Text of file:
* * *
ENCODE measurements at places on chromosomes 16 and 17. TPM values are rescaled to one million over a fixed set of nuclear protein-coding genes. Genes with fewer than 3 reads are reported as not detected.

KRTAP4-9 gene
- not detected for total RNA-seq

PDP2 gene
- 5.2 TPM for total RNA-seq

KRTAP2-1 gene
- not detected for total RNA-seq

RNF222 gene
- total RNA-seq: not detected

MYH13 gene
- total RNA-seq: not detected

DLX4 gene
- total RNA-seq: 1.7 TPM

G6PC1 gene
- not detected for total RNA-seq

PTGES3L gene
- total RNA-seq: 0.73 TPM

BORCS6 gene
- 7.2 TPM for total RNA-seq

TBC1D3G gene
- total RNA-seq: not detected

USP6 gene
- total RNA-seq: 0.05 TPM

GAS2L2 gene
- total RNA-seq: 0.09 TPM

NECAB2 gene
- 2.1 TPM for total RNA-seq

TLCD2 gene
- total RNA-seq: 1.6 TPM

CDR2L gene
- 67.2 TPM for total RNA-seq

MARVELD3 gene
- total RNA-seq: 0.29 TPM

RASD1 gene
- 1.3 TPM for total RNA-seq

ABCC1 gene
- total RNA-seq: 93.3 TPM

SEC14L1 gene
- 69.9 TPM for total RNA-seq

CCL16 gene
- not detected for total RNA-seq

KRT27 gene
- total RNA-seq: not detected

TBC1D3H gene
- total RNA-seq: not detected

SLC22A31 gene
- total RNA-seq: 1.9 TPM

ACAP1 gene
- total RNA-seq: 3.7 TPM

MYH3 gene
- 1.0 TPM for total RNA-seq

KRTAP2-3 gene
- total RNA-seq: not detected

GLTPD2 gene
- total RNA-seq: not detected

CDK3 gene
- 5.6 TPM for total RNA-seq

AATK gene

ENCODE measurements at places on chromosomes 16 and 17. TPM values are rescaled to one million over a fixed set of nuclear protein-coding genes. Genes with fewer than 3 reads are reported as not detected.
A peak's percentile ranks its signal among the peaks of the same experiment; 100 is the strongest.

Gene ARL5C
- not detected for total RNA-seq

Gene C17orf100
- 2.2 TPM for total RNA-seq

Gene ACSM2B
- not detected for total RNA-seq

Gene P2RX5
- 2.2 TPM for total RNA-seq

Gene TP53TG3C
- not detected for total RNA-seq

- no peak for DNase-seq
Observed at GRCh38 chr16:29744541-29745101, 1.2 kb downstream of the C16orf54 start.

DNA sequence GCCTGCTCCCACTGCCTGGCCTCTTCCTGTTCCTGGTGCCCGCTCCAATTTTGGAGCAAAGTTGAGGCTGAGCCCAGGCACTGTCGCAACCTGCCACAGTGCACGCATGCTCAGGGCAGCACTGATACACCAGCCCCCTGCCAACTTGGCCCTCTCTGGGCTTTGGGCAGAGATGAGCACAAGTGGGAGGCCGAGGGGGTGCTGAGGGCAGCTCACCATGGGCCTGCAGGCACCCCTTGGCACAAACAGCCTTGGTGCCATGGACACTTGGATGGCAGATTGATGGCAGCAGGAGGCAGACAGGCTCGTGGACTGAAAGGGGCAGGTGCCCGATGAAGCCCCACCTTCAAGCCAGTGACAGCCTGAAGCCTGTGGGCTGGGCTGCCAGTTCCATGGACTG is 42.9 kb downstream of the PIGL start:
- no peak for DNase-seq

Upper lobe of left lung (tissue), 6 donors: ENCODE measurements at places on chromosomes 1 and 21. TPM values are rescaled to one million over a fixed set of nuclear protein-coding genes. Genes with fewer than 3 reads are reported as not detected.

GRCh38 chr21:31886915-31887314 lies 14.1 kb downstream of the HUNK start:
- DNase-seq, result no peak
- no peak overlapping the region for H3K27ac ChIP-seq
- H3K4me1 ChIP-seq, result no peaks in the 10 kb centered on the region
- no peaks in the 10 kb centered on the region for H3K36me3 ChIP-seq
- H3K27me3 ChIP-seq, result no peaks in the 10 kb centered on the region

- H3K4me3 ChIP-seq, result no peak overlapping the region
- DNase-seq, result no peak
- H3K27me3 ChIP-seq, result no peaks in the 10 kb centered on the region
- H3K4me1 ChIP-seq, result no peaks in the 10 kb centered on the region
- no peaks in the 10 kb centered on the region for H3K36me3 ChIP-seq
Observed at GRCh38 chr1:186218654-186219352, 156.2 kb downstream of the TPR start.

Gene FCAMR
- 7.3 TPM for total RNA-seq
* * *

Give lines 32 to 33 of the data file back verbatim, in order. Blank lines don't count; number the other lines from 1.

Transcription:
MARVELD3 gene
- total RNA-seq: 0.29 TPM